Anxiety–it’s not a fun word to say and it’s not a blessed state to reside in. The heavy chest, spinning thoughts, racing pulse, tense nerves, and shallow breaths–none of it promises benefits to the body or soul. If you’re feeling anything like me this week–you may want to slow things down and refocus.
Yes, slow down with me today.
Today, I gave myself the day off to tend to the urgent, the necessary, and the neglected. After over three weeks of personal illness multiplied by a household of ten, I’ve felt wiped out. It seems when one of us succumbs to something contagious–I surrender, my to-do-list goes into the garbage, and a lightning paced routine must pause. It’s then that for a few weeks a new reality kicks in–the joy of reading to a little son or daughter while cuddled under a blanket, the dread of refilling drippy humidifiers, and my shopper dodging to replace cough drops and medicine. It’s true, sometimes trading one full schedule for something far less hectic might sound inviting but in the end–it’s just a different shade of busy in my world.
Maybe you can relate?
As the sicknesses were subsiding, I then felt the urgency to catch up on lost time and I decided to flit in every direction. I picked up a new gallon of paint over the weekend for the family room walls. My late start to Christmas decorating and shopping regained momentum. A stack of bills clamored at me to place them in the mailbox. Both dirty and clean laundry piles continued to reproduce tenfold in my laundry baskets and stir crazy kiddos began to sound louder and walk faster through the house. At its mommy overload peak, I then realized the insignificance each life stressor posed. After a tad of mommy guilt and an update on current events–I remembered I already hold more than I could ever hope for on this side of Heaven.
Let it go.
So, I then had a good prayerful cry and my Father heard me. His answers were gentle. My husband took five of our children to church and let me brush my hair and teeth before driving over myself. Our oldest son at home asked how I was feeling and our oldest daughter brought me coffee. I arrived at the worship service with puffy eyes and a tight throat but was physically there. Afterwards, I welcomed a small cat-nap at home and then was whisked away by three of our children to shop for Christmas care packages. The restful drive, the eating out, the gratefulness of our children, and the joy of my husband while caring for our four littlest at home–was just what this mommy needed.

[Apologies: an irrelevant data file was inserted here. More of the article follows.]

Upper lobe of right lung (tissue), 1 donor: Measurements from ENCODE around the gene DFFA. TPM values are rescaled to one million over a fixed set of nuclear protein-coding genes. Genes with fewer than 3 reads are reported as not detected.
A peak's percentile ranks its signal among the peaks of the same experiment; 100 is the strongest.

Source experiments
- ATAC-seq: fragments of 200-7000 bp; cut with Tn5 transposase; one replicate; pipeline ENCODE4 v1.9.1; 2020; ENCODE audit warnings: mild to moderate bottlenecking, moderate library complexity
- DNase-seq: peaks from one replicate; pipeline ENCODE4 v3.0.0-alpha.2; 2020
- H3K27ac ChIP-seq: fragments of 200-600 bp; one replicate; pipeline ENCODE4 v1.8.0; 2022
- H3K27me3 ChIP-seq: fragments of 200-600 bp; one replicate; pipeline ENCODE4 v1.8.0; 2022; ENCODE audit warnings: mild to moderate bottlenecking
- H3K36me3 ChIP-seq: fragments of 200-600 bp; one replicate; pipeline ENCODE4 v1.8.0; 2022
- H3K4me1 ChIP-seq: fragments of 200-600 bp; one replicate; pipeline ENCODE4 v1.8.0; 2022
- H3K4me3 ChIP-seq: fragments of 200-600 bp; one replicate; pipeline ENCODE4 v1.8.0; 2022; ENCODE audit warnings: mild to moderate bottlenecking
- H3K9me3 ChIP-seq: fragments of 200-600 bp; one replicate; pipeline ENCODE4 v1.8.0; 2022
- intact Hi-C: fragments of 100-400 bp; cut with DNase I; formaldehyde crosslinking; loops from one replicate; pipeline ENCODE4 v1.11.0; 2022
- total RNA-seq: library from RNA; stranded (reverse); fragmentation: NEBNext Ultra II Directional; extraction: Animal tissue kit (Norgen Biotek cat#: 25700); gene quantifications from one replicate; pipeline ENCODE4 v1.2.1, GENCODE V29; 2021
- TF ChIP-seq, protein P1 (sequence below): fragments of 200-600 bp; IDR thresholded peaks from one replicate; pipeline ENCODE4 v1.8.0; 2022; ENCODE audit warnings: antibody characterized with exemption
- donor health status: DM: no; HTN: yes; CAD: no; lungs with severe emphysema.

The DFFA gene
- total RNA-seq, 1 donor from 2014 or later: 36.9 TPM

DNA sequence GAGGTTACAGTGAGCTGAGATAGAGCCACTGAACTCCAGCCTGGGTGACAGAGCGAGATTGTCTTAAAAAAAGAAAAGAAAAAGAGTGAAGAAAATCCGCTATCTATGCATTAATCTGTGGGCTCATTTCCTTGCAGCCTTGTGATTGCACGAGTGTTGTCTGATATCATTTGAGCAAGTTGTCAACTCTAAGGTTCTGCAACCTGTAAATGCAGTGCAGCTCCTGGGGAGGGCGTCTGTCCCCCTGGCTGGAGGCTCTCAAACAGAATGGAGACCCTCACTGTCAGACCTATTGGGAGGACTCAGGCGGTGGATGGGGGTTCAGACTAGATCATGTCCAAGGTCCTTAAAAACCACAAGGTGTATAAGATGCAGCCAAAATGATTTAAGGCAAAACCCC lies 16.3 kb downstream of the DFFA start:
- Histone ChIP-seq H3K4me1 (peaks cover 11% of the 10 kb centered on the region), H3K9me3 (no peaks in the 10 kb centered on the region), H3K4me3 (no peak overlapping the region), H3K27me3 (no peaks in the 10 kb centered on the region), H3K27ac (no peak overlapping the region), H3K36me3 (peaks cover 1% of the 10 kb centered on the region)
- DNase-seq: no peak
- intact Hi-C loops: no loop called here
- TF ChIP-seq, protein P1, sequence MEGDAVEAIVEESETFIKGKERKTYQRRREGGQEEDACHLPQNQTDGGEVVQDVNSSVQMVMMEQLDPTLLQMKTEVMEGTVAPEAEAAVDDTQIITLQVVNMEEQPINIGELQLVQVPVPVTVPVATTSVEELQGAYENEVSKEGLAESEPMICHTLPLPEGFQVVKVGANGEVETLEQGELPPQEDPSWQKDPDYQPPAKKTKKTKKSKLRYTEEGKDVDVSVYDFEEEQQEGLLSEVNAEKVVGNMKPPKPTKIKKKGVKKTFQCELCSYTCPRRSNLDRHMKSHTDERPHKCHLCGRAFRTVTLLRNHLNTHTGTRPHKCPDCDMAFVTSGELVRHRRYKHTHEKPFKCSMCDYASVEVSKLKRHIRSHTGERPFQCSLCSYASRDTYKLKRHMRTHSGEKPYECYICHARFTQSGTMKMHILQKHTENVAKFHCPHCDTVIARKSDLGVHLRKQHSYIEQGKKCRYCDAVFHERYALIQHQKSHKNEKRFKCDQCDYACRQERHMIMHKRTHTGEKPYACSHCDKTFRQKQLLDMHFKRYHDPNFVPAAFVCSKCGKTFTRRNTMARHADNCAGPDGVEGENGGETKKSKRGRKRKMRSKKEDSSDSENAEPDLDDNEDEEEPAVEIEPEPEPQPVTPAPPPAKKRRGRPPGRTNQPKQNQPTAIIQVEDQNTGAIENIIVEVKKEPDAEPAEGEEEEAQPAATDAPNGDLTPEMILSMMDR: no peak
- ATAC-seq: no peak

Are you feeling anxious?
Some anxieties, even anxieties at Christmas, will still paw at us from every angle. If we stew on them long enough–we’ll end up like my clean laundry–unfolded and piled in the corner of a dark room. I don’t believe God, in His grace, wants any of us to stay in this place. It’s one thing to feel anxious and acknowledge it–but embracing it as our new normal is something entirely different.
God knows us and our personal needs.
I’m not anyone notable or important, I have to clean our toilets, wash floors, make beds, and prepare just about two hundred family meals and snacks a week. I tend to get enthusiastically overcommited, exhausted each night like everyone else, and my internal alarm clock goes off way too early each morning. We are not too much different you and I, nor are we much different from those God announced the birth of His precious Son to on that first Christmas morning. We are common like the shepherds and chosen by God’s grace like Joseph and Mary to carry out His will while we live upon His earth–even if we feel anxious at first.
Welcome His Peace.
Before and after anxiety comes knocking at our door during this Holy season, it’s my prayer that we’ll give ourselves permission and grace to slow life down, take a breath, be still, and turn over every anxiety to God. If we do, we will find rest or maybe–rest will find us. Then, when this peace, joy, love, and gratefulness will willingly replace the heaviness within our hearts–anxiety won’t stand a chance. Well, at least until the next time it attempts to creep in…
It’s time to go there.
“Rejoice in the Lord always. I will say it again: Rejoice! Let your gentleness be evident to all. The Lord is near. Do not be anxious about anything, but in every situation, by prayer and petition, with thanksgiving, present your requests to God. And the peace of God, which transcends all understanding, will guard your hearts and your minds in Christ Jesus.
Finally, brothers and sisters, whatever is true, whatever is noble, whatever is right, whatever is pure, whatever is lovely, whatever is admirable—if anything is excellent or praiseworthy—think about such things. Whatever you have learned or received or heard from me, or seen in me—put it into practice. And the God of peace will be with you.”
“The angel said to them, “Don’t be afraid, for look, I proclaim to you good news of great joy that will be for all the people.”
“He just seems to enjoy revealing Himself to common people rather than to those who feel most worthy. He often uses the foolish things of this world to confound the wise. Maybe God had a soft place in His heart for the shepherds watching over their flocks.”
“Take a good look, friends, at who you were when you got called into this life. I don’t see many of “the brightest and the best” among you, not many influential, not many from high-society families. Isn’t it obvious that God deliberately chose men and women that the culture overlooks and exploits and abuses, chose these “nobodies” to expose the hollow pretensions of the “somebodies”? That makes it quite clear that none of you can get by with blowing your own horn before God. Everything that we have—right thinking and right living, a clean slate and a fresh start—comes from God by way of Jesus Christ. That’s why we have the saying, “If you’re going to blow a horn, blow a trumpet for God.”